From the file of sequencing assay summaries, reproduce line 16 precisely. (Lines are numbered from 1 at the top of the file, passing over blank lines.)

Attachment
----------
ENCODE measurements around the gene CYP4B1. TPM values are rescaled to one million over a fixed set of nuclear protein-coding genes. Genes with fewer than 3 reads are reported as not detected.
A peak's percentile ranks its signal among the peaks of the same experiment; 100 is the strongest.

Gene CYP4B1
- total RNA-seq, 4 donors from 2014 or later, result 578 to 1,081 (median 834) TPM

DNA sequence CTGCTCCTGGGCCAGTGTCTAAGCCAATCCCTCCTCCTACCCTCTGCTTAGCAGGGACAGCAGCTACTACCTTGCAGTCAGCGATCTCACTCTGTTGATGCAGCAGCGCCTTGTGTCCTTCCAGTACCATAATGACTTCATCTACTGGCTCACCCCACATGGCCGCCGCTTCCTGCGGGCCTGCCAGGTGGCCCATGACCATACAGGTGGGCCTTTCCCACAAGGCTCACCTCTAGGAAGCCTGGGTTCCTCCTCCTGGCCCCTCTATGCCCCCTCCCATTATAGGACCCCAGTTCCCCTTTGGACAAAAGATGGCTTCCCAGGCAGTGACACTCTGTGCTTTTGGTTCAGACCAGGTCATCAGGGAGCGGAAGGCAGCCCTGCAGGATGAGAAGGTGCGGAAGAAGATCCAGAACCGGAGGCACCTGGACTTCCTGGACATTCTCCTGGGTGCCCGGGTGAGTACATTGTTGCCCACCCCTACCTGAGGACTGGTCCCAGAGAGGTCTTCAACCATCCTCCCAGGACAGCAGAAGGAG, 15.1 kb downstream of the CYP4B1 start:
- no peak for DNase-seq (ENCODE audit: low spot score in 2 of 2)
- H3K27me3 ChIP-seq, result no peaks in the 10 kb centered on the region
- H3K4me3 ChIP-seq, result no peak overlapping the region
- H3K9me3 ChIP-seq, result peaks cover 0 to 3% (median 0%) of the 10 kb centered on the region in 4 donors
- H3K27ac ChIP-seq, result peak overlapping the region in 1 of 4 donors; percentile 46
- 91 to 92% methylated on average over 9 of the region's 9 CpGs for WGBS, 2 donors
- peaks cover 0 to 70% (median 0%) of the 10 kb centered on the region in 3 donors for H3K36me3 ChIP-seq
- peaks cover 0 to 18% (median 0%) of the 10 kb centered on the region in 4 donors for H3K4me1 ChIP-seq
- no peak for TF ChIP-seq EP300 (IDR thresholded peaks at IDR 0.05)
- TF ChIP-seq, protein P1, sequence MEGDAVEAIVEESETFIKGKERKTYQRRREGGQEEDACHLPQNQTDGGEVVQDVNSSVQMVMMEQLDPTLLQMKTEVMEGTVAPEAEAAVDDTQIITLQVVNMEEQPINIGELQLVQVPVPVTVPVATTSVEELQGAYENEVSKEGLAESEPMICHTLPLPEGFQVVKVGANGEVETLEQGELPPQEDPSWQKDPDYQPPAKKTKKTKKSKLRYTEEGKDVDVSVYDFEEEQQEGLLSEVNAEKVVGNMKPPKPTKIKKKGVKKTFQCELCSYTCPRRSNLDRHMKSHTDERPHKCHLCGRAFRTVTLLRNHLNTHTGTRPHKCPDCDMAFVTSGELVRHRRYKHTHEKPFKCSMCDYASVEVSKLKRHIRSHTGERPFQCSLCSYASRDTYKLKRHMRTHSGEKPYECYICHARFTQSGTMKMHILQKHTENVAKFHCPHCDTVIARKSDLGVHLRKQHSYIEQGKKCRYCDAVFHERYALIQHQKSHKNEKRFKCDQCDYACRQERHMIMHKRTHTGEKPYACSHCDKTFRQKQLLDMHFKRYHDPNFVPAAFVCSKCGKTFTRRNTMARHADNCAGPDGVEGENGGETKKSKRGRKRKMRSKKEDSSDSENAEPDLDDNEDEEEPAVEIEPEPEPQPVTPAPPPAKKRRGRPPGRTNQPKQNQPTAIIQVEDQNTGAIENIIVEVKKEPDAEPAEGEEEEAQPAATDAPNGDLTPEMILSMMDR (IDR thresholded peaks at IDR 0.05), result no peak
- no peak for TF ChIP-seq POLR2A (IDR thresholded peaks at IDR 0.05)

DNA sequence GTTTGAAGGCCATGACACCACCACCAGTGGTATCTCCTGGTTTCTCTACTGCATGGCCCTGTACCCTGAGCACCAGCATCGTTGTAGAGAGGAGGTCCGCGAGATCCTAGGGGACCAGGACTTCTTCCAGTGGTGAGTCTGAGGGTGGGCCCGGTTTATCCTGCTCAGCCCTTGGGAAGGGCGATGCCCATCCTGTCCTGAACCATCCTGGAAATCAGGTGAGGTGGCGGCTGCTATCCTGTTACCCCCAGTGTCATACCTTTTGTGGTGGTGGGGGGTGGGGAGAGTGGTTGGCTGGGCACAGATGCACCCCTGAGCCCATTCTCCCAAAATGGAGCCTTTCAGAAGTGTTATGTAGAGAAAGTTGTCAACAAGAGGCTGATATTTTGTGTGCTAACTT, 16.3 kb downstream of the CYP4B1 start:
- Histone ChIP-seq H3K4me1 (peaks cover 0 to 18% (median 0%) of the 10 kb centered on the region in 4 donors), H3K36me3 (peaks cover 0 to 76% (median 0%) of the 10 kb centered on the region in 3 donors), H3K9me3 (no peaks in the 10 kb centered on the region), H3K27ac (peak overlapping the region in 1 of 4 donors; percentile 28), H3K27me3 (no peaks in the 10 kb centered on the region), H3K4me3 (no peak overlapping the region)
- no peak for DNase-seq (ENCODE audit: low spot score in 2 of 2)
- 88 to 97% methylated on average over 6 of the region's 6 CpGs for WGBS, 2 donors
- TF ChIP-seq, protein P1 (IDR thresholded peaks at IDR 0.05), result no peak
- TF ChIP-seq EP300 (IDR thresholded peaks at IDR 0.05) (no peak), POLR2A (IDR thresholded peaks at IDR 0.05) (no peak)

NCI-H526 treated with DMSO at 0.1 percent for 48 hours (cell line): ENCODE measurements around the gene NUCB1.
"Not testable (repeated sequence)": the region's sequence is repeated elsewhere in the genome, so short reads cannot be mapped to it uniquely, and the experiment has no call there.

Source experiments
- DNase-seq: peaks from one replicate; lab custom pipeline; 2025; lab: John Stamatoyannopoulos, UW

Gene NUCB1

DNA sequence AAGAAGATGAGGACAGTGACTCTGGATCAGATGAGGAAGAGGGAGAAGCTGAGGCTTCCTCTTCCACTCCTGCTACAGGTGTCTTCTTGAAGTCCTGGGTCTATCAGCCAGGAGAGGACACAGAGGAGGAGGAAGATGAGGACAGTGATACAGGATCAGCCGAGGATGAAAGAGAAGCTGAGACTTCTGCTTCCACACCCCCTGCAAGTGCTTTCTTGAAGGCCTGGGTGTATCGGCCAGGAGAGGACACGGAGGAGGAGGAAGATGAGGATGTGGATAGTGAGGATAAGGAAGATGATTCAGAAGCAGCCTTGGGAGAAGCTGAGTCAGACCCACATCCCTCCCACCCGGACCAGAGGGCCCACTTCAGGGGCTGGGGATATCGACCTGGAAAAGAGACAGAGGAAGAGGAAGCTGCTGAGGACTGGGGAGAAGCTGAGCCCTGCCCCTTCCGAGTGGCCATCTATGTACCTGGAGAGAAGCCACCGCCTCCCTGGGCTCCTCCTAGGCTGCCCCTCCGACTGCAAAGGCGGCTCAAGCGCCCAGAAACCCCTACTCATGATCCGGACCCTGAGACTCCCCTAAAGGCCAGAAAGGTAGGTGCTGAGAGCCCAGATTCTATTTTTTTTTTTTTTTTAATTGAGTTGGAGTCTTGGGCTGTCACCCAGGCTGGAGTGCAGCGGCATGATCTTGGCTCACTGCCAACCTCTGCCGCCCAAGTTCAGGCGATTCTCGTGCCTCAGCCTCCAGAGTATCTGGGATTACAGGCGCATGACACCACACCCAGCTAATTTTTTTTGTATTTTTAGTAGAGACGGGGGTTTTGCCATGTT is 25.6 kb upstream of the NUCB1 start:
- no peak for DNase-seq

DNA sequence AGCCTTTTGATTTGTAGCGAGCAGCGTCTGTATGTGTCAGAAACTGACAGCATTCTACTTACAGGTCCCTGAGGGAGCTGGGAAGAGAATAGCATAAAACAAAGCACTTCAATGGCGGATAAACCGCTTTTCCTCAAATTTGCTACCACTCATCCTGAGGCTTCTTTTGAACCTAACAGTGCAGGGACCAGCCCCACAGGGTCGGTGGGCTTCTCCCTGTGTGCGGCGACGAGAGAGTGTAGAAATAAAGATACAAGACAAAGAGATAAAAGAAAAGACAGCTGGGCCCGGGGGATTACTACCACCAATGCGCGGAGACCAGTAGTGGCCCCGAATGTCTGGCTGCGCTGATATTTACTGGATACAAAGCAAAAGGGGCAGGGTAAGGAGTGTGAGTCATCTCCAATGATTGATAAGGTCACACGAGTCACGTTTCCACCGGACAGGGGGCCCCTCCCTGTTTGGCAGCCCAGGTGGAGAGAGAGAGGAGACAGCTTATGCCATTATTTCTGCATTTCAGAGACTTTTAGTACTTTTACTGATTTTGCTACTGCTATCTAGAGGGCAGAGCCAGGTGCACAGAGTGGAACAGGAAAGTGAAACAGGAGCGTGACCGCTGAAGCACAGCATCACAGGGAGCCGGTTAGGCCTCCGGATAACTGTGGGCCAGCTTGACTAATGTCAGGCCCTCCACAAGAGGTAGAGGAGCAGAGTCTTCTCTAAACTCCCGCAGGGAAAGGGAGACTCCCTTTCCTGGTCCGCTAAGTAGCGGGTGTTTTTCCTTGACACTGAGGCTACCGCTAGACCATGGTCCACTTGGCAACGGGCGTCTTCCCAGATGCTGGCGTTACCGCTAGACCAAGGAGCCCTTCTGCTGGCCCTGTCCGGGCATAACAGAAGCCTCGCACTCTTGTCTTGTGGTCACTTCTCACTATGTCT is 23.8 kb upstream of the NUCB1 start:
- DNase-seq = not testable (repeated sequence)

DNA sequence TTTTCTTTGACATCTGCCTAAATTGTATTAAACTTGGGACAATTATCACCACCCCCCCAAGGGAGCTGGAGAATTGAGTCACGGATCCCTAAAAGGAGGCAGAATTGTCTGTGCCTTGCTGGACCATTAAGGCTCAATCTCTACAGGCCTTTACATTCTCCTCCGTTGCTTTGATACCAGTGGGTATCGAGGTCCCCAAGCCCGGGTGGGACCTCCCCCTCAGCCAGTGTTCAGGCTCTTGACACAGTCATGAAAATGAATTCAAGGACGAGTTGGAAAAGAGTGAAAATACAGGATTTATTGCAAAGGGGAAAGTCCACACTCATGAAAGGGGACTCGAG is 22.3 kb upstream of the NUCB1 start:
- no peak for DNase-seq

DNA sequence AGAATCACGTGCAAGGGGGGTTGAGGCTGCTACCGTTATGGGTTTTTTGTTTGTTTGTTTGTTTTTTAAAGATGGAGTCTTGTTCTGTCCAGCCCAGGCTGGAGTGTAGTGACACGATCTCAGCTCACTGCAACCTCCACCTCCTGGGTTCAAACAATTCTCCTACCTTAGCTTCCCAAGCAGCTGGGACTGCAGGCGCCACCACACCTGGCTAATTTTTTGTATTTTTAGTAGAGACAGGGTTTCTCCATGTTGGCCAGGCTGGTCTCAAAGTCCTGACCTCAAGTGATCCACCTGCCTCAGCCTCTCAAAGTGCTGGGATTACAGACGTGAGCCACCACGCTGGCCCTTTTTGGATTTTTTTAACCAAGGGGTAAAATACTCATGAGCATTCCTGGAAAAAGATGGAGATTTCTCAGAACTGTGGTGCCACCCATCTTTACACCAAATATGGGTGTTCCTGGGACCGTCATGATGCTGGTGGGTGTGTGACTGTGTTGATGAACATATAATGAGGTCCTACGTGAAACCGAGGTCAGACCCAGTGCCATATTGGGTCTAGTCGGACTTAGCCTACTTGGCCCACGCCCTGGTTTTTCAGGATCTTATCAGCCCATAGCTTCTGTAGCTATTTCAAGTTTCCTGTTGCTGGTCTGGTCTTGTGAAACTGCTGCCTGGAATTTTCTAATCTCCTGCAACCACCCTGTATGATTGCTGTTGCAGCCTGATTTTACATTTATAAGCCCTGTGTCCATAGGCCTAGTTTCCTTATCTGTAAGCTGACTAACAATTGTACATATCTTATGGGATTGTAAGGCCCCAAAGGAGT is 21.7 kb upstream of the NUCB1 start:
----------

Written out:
- no peak for TF ChIP-seq POLR2A (IDR thresholded peaks at IDR 0.05)